Barnham dog rescuer needs help funding shotgun-blasted bull terrier’s vet bill

Liz Haslam, who runs the Beds for Bullies dog rehoming centre in Barnham, with her rescue dog Eric. (Photo: SWNS.com)

Liz Haslam, who runs the Beds for Bullies dog rehoming centre in Barnham, with her rescue dog Eric. (Photo: SWNS.com)

0
Have your say

A woman who has dedicated her life to helping defenceless animals is appealing for help footing the bill for one of her rescued dogs.

Eric, an English bull terrier, has more than 50 lead pellets embedded underneath in his skin, some of which are even lodged in his bone, from being blasted in the face with a shotgun at point-blank range.

The attack happened in Turkey prior to March 2015, when his current owner Liz Haslam began the long process of adopting him.

Liz, who runs the Beds for Bullies dog rehoming centre in Barnham, only discovered the pellets after she took him to Swayne & Partners veterinary practice in Bury St Edmunds when the inside of his mouth swelled up.

The 48-year-old thought he had an abscess, but when the vets carried out an X-ray they were horrified to discover the pellets.

Eric is almost blind and it is thought this was probably caused by the blast.

Eric the bull terrier when he first arrived from Turkey after Liz Haslam rescued him in September 2015. (Photo: SWNS.com)

Eric the bull terrier when he first arrived from Turkey after Liz Haslam rescued him in September 2015. (Photo: SWNS.com)

On further inspection of the swelling it was discovered half a tooth from another dog had become lodged in Eric’s mouth.

This suggests the dog, thought to be around six years old, was involved in dog fighting before he was rescued.

Liz said: “His life in Turkey must have been truly horrific, I try not to think about it.

“He must have taken the full blast by the way the pellets have hit his face.

X-ray revealing more than 50 shotgun pellets in the head of Eric, an English bull terrier. (Photo: SWNS.com)

X-ray revealing more than 50 shotgun pellets in the head of Eric, an English bull terrier. (Photo: SWNS.com)

“It is a wonder it didn’t kill him straight away or he didn’t die from septicaemia from the filthy conditions he was living in.

“It breaks my heart to think what he’s been through but I can’t allow that to tug on my heart strings because I have to get on with looking after him.

“If I did I would live in the past and I have to move forward. Sometimes I sit up awake at one or two or three o’clock in the morning and it concerns me but I have to put it in a box at the back of my mind and get on with looking after my dogs.”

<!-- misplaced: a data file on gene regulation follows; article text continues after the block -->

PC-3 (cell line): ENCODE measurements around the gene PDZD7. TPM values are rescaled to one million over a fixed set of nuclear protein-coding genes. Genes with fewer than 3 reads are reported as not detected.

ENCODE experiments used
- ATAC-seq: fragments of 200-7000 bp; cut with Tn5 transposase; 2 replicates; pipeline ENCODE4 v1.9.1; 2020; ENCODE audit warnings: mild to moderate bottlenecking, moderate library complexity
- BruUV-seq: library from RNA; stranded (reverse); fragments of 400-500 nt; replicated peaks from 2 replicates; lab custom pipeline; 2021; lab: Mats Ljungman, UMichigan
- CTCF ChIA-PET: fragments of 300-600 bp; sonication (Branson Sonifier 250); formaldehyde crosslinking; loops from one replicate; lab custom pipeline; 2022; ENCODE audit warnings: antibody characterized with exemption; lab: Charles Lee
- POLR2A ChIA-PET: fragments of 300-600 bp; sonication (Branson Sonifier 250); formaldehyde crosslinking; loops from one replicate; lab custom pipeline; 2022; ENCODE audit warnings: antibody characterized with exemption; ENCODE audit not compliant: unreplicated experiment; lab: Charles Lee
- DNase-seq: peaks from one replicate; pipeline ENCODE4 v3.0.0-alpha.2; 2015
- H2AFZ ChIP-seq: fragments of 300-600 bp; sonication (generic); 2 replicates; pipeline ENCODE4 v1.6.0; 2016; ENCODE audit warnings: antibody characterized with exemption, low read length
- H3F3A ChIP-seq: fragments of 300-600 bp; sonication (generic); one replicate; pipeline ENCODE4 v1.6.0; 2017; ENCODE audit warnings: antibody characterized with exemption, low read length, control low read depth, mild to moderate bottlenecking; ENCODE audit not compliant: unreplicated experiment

Liz has cared for animals all of her life and currently looks after 14 other rescued English bull terriers, all of which have health or behavioural issues.

Eric the English bull terrier since his recovery and tooth being removed. (Photo: SWNS.com)

Eric the English bull terrier since his recovery and tooth being removed. (Photo: SWNS.com)

The mother-of-one first learnt about Eric in March 2015 when a friend contacted her to tell her about him.

Determined to give him a good home she raised the £2,500 she needed to get all his jabs and bring him to the UK.

Eric was due to arrive in July 2015 but immigration services made an error on his forms delaying the move until September of that year.

Since arriving she has given him the best possible quality of life but says his sight has deteriorated to almost ‘complete’ blindness.

After the vets discovered the pellets last week they said nothing could be done to remove them because the operation would be too extensive. But they were able to remove the tooth which cost Liz £698.

This has been added to her existing vets’ bill which has come to £4,092.

Liz’s only form of income is from her kennels, Can I Wag Your Tail, and she is struggling to foot the bill.

She said: “All of my dogs have got issues and they are all rescue dogs.

“I live for my dogs and do everything I can for them. To enable to me continue what I do I need somebody to help me along the way with some funds.

“All the money is spent on them and I don’t get a penny. I’m happy for people to donate to the vets directly so they can be sure where the money is going.”

To find out more about Beds for Bullies Rescue, or to donate, visit www.bedsforbullies.co.uk.

Swain & Partners can be contacted on 01284 701444.